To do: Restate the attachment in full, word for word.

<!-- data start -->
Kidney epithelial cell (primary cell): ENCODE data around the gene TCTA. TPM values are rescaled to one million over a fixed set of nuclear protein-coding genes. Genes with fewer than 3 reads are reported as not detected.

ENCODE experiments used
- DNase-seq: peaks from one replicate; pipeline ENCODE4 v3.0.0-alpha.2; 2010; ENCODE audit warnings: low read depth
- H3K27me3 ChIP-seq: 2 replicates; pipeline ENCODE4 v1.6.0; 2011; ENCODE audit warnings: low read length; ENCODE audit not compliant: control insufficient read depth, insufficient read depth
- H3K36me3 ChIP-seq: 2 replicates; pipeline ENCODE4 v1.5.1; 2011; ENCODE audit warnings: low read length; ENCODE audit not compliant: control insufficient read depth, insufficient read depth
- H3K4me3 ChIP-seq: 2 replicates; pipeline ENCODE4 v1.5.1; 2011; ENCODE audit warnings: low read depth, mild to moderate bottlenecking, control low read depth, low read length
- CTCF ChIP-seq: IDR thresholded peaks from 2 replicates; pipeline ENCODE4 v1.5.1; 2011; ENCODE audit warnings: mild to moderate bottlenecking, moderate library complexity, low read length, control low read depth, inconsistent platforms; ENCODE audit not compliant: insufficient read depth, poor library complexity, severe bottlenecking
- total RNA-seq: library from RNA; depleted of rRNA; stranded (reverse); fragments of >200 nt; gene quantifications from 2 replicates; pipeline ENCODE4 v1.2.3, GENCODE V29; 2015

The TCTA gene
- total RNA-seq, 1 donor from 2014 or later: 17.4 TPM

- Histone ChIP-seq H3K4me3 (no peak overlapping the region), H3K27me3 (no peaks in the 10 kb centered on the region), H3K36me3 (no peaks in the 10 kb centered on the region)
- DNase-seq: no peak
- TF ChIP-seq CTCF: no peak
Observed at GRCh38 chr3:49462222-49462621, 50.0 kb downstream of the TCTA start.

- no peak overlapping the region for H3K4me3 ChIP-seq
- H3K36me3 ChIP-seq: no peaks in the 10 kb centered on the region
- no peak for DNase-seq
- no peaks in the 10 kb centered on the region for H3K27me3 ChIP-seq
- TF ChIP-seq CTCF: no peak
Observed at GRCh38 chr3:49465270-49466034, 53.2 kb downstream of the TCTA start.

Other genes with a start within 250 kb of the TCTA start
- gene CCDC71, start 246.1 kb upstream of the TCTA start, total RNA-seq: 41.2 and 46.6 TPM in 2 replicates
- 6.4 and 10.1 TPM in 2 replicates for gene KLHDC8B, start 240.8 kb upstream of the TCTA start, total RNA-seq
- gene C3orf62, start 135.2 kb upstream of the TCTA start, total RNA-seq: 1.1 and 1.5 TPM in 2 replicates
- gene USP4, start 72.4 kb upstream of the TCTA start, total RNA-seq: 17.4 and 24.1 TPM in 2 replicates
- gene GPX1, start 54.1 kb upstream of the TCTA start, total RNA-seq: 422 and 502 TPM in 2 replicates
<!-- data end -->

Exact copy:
Kidney epithelial cell (primary cell): ENCODE data around the gene TCTA. TPM values are rescaled to one million over a fixed set of nuclear protein-coding genes. Genes with fewer than 3 reads are reported as not detected.

ENCODE experiments used
- DNase-seq: peaks from one replicate; pipeline ENCODE4 v3.0.0-alpha.2; 2010; ENCODE audit warnings: low read depth
- H3K27me3 ChIP-seq: 2 replicates; pipeline ENCODE4 v1.6.0; 2011; ENCODE audit warnings: low read length; ENCODE audit not compliant: control insufficient read depth, insufficient read depth
- H3K36me3 ChIP-seq: 2 replicates; pipeline ENCODE4 v1.5.1; 2011; ENCODE audit warnings: low read length; ENCODE audit not compliant: control insufficient read depth, insufficient read depth
- H3K4me3 ChIP-seq: 2 replicates; pipeline ENCODE4 v1.5.1; 2011; ENCODE audit warnings: low read depth, mild to moderate bottlenecking, control low read depth, low read length
- CTCF ChIP-seq: IDR thresholded peaks from 2 replicates; pipeline ENCODE4 v1.5.1; 2011; ENCODE audit warnings: mild to moderate bottlenecking, moderate library complexity, low read length, control low read depth, inconsistent platforms; ENCODE audit not compliant: insufficient read depth, poor library complexity, severe bottlenecking
- total RNA-seq: library from RNA; depleted of rRNA; stranded (reverse); fragments of >200 nt; gene quantifications from 2 replicates; pipeline ENCODE4 v1.2.3, GENCODE V29; 2015

The TCTA gene
- total RNA-seq, 1 donor from 2014 or later: 17.4 TPM

- Histone ChIP-seq H3K4me3 (no peak overlapping the region), H3K27me3 (no peaks in the 10 kb centered on the region), H3K36me3 (no peaks in the 10 kb centered on the region)
- DNase-seq: no peak
- TF ChIP-seq CTCF: no peak
Observed at GRCh38 chr3:49462222-49462621, 50.0 kb downstream of the TCTA start.

- no peak overlapping the region for H3K4me3 ChIP-seq
- H3K36me3 ChIP-seq: no peaks in the 10 kb centered on the region
- no peak for DNase-seq
- no peaks in the 10 kb centered on the region for H3K27me3 ChIP-seq
- TF ChIP-seq CTCF: no peak
Observed at GRCh38 chr3:49465270-49466034, 53.2 kb downstream of the TCTA start.

Other genes with a start within 250 kb of the TCTA start
- gene CCDC71, start 246.1 kb upstream of the TCTA start, total RNA-seq: 41.2 and 46.6 TPM in 2 replicates
- 6.4 and 10.1 TPM in 2 replicates for gene KLHDC8B, start 240.8 kb upstream of the TCTA start, total RNA-seq
- gene C3orf62, start 135.2 kb upstream of the TCTA start, total RNA-seq: 1.1 and 1.5 TPM in 2 replicates
- gene USP4, start 72.4 kb upstream of the TCTA start, total RNA-seq: 17.4 and 24.1 TPM in 2 replicates
- gene GPX1, start 54.1 kb upstream of the TCTA start, total RNA-seq: 422 and 502 TPM in 2 replicates